Hey Adam – reckon they’ll be fine. I’ve planted mine much less than pencil thick in the past and they’ve grown fine.

  5. Chris TJune 17, 2013 at 9:30 pmReply

    This is great advice thanks Jono – I’ve definitely been planting out too early this year (still learning) and I think some of my crops (leeks included) have been struggling as a result.

    Partly it’s due to lack of space – very envious of your greenhouse!

    • Jono

      JonoJune 18, 2013 at 1:02 pmReplyAuthor

      Hi Chris – I try not to get my leeks out too early as I want them in the winter. In the Autumn there is lots to eat on the plot, but obviously not so later on.

      They sit quite happily in the ground, so essentially you get a long harvesting season.

      mine have been really slow to take off.

      Funny about the greenhouse though. I do wish I could move it somewhere else. Its bang in the middle of the plot, and takes up a lot of space. Would be great to be able to shift the thing into an under used corner!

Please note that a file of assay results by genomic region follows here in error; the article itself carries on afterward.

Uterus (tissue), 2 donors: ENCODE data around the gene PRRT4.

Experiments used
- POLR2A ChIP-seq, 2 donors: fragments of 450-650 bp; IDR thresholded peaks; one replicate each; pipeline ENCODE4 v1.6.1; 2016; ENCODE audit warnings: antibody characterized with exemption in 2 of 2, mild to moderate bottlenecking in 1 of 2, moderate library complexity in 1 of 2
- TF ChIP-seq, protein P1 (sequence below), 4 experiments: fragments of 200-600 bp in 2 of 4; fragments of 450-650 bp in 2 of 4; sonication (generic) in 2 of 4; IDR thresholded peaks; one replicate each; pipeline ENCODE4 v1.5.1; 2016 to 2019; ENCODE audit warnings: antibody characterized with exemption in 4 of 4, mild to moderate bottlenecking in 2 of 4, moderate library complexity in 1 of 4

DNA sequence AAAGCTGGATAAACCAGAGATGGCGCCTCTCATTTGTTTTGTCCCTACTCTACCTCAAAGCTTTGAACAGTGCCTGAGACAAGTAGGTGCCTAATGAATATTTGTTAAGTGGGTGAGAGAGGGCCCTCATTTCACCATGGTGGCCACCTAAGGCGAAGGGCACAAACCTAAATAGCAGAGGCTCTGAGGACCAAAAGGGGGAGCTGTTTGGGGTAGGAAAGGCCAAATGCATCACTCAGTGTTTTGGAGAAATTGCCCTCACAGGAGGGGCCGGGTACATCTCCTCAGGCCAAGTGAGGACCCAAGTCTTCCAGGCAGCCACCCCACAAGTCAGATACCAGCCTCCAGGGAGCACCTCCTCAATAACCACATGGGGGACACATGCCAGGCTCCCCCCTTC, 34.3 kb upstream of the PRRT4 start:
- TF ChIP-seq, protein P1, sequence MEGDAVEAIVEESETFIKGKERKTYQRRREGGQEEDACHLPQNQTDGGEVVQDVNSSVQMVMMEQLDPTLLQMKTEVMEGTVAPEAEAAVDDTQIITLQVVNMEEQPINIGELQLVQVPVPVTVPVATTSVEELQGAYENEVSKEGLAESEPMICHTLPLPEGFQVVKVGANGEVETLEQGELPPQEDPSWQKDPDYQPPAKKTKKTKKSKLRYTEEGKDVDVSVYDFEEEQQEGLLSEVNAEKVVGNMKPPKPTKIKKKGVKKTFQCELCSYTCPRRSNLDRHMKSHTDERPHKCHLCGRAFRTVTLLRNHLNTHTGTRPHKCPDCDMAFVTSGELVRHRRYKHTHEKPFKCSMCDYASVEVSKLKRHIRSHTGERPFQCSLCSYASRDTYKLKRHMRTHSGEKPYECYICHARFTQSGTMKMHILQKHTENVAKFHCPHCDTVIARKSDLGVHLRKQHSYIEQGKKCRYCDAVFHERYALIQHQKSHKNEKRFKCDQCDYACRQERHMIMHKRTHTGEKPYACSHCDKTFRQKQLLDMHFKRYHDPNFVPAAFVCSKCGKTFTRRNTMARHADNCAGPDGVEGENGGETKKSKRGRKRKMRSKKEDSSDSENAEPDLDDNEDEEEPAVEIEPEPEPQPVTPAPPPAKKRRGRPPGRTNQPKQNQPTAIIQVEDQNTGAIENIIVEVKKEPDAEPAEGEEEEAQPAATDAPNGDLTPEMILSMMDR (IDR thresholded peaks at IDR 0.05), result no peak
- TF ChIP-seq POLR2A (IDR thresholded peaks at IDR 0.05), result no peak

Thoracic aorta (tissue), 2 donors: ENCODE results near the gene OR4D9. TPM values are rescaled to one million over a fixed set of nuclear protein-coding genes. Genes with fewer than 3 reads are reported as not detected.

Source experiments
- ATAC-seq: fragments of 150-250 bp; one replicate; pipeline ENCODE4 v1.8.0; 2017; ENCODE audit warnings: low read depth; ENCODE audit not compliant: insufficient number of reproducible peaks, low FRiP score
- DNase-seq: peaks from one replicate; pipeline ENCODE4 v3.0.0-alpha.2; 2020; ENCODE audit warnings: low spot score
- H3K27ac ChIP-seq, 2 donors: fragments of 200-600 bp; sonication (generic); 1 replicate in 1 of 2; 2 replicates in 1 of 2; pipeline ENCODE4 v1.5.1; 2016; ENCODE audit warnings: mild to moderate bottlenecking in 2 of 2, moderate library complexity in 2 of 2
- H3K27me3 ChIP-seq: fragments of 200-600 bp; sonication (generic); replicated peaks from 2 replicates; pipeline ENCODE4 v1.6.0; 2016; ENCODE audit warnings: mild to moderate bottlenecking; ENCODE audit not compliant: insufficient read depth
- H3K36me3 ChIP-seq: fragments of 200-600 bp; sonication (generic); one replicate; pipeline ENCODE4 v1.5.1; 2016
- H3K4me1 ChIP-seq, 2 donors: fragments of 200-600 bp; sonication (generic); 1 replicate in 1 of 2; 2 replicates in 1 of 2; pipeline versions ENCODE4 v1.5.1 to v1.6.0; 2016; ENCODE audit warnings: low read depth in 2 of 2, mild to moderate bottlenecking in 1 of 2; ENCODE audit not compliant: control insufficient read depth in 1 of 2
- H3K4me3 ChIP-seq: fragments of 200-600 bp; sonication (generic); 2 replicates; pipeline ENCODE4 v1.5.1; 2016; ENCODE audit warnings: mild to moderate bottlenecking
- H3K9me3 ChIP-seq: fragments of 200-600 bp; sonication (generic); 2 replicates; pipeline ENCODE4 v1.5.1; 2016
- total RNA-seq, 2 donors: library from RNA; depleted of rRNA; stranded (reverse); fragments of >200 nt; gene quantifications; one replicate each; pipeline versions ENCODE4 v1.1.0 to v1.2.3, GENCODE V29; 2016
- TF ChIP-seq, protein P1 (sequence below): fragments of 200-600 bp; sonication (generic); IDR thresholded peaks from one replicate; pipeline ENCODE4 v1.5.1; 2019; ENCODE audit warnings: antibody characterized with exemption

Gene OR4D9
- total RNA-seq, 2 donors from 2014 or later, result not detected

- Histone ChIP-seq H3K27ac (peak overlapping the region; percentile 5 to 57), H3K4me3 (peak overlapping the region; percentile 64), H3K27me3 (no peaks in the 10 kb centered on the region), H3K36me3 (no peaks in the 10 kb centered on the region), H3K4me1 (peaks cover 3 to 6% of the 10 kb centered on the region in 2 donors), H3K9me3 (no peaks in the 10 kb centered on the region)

6. GemJune 18, 2013 at 1:22 amReply

    This is my first year at trying leeks. The leeks seem to be small (spagetti thin) for ages! Reminds me of growing spring onions. They just seem to be taking too long, is this normal?

    (I’m in Melbourne, so it’s winter here. Also, not using a greenhouse but it never snows here.)

    • Jono

      JonoJune 18, 2013 at 1:03 pmReplyAuthor

      Hi Gem,

      You’re not alone with slow leeks. Mine have taken ages to grow this year.

      Give them some time, and I’m sure they’ll be fine. I have planted out thin leeks before and they’ve grown without a problem, just been behind the bigger ones.

  7. SarahJune 20, 2013 at 11:23 pmReply

    i don’t grow leeks but I think i could be tempted to next year!

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meIn 2007, I took on a redundant allotment plot with my gardening-mad mum Jan. As all good mums do, she went along with it, but I don’t think she held out much hope.

However, three years on, and she now lets me do stuff without watching over my shoulder, so I must be doing something right. [ read more ]